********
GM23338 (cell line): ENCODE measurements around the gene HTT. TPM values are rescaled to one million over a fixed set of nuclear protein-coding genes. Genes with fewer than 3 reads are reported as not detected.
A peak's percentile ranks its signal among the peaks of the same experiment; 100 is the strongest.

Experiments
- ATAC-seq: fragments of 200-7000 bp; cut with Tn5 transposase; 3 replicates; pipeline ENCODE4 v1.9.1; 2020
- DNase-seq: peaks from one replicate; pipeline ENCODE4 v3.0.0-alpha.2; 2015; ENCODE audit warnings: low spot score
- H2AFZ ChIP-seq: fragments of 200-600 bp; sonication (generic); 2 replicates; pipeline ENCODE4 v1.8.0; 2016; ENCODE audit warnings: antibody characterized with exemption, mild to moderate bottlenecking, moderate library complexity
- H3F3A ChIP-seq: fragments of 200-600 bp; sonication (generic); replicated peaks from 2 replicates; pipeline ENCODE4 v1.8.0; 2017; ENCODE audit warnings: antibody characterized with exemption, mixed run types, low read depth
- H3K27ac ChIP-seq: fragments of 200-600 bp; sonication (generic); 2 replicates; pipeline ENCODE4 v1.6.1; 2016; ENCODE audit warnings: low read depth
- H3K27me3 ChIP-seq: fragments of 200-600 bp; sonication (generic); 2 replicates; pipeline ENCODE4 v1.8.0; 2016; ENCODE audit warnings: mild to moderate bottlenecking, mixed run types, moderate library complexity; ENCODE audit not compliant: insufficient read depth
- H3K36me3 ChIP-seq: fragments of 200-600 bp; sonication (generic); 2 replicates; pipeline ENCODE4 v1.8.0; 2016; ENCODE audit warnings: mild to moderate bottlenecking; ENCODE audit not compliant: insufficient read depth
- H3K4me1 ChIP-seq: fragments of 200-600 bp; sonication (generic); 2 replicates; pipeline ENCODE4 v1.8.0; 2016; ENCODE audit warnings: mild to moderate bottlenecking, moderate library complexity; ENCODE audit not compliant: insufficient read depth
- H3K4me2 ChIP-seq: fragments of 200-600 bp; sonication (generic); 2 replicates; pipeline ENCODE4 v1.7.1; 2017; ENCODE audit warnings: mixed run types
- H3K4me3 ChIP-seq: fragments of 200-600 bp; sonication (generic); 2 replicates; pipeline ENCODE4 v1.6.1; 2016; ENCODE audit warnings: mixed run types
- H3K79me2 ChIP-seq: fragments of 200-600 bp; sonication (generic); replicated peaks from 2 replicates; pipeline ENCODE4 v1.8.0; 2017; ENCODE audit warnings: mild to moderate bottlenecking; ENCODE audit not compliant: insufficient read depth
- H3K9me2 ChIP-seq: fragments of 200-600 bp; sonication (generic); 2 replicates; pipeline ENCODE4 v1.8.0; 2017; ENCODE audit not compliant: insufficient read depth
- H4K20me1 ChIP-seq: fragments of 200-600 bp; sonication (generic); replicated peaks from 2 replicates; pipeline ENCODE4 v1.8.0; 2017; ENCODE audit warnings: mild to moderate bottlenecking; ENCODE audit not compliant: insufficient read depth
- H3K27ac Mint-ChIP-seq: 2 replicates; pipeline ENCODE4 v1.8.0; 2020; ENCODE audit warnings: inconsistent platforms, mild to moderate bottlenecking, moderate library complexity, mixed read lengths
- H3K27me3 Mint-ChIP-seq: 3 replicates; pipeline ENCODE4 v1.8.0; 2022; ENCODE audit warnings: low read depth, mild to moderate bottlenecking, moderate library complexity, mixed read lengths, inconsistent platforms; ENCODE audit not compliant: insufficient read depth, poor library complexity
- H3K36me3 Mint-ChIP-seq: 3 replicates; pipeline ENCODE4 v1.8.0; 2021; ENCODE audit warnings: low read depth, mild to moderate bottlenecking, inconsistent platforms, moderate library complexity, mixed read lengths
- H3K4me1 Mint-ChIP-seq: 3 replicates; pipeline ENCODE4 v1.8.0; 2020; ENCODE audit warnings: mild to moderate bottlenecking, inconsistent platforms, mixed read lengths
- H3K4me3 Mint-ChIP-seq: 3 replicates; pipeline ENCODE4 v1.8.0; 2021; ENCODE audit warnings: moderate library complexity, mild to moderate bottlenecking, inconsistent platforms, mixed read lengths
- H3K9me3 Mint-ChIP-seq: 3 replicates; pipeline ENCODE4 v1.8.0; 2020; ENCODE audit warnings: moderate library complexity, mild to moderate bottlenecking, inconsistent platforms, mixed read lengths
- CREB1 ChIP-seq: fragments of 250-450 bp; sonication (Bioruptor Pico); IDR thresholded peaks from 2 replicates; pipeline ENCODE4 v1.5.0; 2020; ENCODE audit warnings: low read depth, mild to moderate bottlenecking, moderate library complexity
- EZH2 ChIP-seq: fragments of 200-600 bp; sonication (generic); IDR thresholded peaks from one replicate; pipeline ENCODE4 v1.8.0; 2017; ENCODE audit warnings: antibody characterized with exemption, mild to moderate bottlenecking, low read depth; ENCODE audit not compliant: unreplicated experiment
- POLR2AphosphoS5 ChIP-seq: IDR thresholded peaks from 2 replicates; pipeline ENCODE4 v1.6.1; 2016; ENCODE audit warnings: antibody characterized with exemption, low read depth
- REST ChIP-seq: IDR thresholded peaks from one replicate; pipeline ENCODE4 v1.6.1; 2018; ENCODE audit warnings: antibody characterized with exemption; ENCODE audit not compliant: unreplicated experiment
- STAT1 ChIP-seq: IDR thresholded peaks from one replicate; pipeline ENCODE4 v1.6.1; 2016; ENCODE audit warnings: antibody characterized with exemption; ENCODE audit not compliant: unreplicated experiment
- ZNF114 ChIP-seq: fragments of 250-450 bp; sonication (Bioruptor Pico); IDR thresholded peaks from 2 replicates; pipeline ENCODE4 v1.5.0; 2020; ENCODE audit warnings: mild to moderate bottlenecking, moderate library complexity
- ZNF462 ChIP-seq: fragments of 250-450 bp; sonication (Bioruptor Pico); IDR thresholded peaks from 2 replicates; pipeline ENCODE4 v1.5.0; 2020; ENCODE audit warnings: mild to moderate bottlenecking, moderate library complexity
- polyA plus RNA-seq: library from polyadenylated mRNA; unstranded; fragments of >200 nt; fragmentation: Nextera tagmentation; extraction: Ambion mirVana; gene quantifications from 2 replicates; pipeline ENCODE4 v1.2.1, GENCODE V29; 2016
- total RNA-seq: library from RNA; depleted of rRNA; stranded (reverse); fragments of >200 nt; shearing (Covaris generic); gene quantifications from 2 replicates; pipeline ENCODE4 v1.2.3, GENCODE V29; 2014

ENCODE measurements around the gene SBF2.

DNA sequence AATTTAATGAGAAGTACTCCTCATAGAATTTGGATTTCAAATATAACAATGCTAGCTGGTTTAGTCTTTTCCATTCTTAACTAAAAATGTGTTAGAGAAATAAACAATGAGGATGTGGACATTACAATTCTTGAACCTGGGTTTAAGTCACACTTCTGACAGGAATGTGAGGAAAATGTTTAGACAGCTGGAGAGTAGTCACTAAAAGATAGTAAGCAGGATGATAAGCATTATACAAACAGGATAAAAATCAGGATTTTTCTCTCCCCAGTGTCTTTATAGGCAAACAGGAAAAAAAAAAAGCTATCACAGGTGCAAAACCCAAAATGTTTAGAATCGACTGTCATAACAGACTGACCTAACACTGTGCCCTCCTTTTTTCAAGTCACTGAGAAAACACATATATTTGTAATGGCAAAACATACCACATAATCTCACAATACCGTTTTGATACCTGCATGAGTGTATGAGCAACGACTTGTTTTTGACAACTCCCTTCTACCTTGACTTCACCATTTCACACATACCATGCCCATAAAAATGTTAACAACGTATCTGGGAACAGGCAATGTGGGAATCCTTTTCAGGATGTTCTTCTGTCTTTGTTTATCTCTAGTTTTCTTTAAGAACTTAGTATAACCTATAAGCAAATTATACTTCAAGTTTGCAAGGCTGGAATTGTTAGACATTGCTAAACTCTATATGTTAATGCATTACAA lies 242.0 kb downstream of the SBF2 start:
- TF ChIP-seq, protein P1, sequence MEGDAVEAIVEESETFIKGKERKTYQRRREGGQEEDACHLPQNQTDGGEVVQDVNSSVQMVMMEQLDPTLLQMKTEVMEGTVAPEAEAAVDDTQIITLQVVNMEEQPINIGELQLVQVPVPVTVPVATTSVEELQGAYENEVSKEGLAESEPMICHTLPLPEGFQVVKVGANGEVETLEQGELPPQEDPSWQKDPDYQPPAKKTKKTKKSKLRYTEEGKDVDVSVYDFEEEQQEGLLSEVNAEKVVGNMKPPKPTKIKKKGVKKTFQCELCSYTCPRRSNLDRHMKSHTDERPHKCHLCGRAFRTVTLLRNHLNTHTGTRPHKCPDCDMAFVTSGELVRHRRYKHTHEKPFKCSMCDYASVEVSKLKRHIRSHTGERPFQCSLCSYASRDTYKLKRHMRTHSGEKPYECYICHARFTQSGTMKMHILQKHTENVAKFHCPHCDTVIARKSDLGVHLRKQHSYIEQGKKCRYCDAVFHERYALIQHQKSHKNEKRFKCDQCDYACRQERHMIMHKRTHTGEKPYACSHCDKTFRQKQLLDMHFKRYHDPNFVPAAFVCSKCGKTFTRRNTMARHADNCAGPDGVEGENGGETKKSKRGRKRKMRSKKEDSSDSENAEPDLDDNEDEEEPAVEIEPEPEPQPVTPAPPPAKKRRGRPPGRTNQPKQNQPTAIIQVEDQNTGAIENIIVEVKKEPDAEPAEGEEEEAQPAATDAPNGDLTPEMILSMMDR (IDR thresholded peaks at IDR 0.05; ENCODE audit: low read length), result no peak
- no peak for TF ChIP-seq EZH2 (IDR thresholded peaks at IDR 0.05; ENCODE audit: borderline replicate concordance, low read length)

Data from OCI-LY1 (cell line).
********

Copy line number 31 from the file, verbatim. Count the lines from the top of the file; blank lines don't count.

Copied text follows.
- total RNA-seq: library from RNA; depleted of rRNA; stranded (reverse); fragments of >200 nt; shearing (Covaris generic); gene quantifications from 2 replicates; pipeline ENCODE4 v1.2.3, GENCODE V29; 2014